Climate Change Activists Not Deterred by California's Industry-Friendly Law 

Environmentalists say that despite the fact that Big Oil got almost everything it wanted in California's cap-and-trade extension, local caps on refinery emissions are still doable.

click to enlarge CBE scientist Greg Karras says emissions caps are urgently needed. - PAT MAZZERA
  • Pat Mazzera
  • CBE scientist Greg Karras says emissions caps are urgently needed.


In April, as California legislators deliberated on extending the state's cap-and-trade program for addressing climate change, attorneys for the Western States Petroleum Association — the oil industry's influential Sacramento-based lobbying group — drew up a 10-item wish list.

The list called for loosening numerous rules concerning oil industry pollution. It also took aim at a pending Bay Area Air Quality Management District measure, known as Refinery Rule 12-16, that would enact a first-in-the-nation "cap" on oil refinery greenhouse gas emissions. Big Oil's "recommendation" was to give the state Air Resources Board "exclusive jurisdiction over GHG emissions in the [s]tate," thus stripping regional air districts of the authority to limit emissions of the heat-trapping chemicals that fuel the global climate crisis.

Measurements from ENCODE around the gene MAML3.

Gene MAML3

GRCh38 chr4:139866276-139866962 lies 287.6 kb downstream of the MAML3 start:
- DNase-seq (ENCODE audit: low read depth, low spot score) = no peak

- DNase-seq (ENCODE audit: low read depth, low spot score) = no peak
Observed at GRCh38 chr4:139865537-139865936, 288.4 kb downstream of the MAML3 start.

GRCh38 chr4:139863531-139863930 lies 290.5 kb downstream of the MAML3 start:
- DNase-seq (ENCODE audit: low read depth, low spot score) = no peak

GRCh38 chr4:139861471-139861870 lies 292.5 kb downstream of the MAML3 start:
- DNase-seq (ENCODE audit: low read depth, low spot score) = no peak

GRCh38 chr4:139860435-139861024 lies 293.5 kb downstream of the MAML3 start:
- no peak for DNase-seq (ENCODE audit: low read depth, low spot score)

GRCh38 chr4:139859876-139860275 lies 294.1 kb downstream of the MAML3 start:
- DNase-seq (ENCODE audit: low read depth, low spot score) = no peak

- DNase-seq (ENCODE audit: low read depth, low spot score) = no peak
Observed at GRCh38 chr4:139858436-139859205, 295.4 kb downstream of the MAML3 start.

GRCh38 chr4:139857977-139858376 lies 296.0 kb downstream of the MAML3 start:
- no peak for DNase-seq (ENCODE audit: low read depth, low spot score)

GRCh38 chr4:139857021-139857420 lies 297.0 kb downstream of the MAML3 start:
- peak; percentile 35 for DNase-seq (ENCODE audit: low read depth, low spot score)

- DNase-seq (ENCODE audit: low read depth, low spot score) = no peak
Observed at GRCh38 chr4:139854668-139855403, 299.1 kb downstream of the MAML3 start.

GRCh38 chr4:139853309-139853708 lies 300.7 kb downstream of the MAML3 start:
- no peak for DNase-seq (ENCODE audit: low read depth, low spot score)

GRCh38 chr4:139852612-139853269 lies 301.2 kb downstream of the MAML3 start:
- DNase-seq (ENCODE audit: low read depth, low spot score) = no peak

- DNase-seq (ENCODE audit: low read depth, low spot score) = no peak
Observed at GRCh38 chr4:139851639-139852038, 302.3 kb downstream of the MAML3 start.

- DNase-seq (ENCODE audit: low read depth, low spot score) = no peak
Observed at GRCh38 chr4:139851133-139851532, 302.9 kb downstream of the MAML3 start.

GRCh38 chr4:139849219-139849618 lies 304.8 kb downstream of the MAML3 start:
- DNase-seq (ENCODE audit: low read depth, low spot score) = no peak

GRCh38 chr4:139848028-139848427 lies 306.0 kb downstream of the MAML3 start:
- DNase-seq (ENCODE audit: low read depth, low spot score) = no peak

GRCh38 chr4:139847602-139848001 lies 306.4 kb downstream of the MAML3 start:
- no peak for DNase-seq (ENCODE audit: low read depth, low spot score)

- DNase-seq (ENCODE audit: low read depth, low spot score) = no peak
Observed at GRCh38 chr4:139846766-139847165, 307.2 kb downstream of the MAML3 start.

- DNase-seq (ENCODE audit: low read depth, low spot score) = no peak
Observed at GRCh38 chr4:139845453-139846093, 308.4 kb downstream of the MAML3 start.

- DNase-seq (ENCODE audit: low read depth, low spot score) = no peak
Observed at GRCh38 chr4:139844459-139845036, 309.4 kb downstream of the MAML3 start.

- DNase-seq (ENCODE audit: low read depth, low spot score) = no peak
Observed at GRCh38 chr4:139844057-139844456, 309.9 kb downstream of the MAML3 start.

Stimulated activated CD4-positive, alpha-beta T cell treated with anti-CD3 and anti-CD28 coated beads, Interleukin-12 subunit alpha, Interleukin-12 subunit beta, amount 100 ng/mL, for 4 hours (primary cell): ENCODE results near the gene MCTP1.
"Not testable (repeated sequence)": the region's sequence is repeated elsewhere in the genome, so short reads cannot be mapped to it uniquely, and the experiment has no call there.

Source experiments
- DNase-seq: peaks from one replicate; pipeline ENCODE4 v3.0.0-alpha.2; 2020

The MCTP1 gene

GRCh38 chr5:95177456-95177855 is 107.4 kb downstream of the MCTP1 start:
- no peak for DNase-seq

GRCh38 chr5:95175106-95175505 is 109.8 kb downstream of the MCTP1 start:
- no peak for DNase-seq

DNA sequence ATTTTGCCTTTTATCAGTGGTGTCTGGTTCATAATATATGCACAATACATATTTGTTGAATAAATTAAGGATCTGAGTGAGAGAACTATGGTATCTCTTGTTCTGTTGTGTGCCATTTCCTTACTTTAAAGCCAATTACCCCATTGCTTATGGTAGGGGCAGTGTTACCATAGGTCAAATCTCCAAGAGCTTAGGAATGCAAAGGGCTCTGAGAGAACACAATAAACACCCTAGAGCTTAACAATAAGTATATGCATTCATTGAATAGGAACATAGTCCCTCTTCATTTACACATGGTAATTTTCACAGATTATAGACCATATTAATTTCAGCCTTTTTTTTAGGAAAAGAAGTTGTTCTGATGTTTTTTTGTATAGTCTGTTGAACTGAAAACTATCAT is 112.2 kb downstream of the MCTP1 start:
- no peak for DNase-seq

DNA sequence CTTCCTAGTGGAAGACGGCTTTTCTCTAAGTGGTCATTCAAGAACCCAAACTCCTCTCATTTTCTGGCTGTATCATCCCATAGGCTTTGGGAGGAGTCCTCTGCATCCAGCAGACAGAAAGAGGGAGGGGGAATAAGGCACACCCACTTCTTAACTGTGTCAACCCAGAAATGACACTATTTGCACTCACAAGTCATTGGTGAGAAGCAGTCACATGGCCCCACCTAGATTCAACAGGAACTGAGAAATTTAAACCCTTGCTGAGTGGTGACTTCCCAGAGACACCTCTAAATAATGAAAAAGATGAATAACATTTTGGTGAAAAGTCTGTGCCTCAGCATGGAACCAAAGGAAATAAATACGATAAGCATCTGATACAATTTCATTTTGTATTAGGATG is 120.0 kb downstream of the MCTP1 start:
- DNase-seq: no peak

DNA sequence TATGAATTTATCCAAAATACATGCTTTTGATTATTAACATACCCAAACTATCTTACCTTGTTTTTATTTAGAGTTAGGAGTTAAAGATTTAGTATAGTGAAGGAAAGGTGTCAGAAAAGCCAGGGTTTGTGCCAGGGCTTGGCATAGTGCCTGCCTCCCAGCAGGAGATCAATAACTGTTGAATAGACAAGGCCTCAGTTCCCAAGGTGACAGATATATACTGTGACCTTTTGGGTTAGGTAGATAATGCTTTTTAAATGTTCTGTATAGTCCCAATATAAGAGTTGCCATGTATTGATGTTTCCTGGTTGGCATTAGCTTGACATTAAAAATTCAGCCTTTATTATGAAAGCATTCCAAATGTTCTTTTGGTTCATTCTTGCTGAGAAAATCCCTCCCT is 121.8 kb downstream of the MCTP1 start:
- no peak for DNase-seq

In July, the California Legislature approved Assembly Bill 398, extending cap-and-trade through 2030, and the bill included nearly everything on the oil lobbyists' list.

But the industry's victory wasn't total. Although AB 398 forbids regional air districts from reducing oil refinery emissions, it doesn't explicitly outlaw emissions caps, such as Rule 12-16.